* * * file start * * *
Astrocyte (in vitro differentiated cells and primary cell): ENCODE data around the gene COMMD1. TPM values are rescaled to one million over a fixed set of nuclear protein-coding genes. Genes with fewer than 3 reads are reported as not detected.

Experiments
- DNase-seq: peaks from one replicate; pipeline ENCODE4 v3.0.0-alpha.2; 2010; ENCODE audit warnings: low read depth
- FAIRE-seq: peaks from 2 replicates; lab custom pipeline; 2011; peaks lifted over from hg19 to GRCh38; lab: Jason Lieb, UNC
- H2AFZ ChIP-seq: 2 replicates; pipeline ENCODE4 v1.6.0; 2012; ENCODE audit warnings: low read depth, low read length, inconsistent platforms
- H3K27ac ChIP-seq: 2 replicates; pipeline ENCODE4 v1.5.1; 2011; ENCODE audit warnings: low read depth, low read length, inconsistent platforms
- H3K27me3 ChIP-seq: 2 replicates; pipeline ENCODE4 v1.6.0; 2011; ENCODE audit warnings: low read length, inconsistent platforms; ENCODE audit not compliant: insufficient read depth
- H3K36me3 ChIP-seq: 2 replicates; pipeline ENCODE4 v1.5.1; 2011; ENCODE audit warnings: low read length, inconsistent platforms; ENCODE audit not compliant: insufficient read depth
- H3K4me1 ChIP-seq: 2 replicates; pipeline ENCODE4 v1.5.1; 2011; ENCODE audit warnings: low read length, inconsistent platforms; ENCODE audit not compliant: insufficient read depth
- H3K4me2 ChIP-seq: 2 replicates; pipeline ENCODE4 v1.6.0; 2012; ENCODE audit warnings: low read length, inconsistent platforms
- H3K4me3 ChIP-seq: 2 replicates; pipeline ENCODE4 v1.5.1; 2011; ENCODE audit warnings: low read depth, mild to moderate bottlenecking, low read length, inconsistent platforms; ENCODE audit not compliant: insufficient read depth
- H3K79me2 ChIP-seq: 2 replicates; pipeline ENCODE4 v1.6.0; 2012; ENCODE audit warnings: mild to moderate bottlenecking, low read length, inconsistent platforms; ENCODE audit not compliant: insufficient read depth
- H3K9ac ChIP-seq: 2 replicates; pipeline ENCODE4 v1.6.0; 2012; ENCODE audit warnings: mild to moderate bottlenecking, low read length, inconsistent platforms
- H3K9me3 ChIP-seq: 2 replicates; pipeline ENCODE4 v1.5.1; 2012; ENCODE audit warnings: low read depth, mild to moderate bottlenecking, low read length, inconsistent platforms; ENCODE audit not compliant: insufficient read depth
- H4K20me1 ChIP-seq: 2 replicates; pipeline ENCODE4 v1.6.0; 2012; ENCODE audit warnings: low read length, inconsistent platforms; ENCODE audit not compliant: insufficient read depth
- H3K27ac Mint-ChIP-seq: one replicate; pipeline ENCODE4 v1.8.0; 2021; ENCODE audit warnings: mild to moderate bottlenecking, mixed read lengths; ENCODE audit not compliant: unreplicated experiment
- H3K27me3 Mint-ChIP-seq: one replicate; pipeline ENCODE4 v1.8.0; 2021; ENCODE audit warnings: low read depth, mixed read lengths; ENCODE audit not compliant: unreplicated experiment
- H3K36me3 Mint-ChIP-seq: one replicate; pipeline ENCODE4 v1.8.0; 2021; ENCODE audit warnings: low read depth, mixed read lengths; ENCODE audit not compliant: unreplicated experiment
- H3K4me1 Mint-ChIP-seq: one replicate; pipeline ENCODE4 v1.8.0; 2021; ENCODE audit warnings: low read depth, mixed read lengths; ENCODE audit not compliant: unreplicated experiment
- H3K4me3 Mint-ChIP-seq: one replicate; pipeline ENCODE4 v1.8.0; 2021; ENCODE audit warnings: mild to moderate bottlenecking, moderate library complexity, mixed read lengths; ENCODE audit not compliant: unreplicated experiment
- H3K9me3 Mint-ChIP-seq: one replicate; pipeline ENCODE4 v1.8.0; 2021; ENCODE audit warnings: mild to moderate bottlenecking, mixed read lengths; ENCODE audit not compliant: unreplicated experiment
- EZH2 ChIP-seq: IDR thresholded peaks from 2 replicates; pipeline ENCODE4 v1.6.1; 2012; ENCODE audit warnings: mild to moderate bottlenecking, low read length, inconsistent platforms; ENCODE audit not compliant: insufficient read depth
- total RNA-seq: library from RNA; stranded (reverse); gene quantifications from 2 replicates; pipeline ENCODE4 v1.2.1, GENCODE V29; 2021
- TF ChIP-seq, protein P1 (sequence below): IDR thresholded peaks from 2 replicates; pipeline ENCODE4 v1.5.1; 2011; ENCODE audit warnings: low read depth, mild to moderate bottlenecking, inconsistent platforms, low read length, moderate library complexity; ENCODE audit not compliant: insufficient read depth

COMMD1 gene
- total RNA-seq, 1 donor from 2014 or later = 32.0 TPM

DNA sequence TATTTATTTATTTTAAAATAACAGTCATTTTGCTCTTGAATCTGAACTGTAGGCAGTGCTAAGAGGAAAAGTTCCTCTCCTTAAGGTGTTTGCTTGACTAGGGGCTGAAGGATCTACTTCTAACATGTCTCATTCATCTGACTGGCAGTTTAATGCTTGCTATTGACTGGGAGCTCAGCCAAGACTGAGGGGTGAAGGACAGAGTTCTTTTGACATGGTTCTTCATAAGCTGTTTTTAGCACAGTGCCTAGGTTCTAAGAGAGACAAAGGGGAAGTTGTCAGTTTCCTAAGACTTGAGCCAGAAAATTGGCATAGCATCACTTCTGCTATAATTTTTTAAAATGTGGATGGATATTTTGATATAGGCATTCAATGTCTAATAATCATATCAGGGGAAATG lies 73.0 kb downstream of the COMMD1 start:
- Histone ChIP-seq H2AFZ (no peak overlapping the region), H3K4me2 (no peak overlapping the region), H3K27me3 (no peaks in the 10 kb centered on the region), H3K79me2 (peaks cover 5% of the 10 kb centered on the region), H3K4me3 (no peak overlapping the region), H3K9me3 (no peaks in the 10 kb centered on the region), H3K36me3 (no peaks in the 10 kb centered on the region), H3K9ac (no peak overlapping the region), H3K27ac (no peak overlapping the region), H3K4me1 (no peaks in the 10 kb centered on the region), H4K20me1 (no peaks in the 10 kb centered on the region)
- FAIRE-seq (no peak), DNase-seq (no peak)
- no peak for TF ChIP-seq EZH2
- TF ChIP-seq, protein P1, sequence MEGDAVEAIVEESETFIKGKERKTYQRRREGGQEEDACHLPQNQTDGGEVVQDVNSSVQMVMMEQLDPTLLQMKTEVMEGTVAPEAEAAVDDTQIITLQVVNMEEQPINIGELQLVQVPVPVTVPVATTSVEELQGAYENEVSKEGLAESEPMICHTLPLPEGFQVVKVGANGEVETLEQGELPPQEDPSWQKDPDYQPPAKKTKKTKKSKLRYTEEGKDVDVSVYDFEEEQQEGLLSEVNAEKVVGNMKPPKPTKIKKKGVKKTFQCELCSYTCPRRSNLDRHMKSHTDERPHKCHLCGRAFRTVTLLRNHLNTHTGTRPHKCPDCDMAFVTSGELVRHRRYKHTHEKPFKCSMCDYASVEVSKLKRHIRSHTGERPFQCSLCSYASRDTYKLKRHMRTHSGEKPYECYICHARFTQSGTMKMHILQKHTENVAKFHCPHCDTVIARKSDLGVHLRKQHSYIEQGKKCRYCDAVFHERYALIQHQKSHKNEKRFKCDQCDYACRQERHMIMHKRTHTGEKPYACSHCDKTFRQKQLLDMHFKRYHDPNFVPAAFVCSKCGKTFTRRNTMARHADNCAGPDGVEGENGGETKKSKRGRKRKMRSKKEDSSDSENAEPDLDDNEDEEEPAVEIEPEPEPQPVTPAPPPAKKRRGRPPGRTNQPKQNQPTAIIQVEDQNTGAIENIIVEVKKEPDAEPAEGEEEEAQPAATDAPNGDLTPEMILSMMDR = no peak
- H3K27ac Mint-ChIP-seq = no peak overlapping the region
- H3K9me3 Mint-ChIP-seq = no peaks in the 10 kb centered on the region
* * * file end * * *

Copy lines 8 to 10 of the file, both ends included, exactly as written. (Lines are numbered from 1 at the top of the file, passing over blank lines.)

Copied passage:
- H3K36me3 ChIP-seq: 2 replicates; pipeline ENCODE4 v1.5.1; 2011; ENCODE audit warnings: low read length, inconsistent platforms; ENCODE audit not compliant: insufficient read depth
- H3K4me1 ChIP-seq: 2 replicates; pipeline ENCODE4 v1.5.1; 2011; ENCODE audit warnings: low read length, inconsistent platforms; ENCODE audit not compliant: insufficient read depth
- H3K4me2 ChIP-seq: 2 replicates; pipeline ENCODE4 v1.6.0; 2012; ENCODE audit warnings: low read length, inconsistent platforms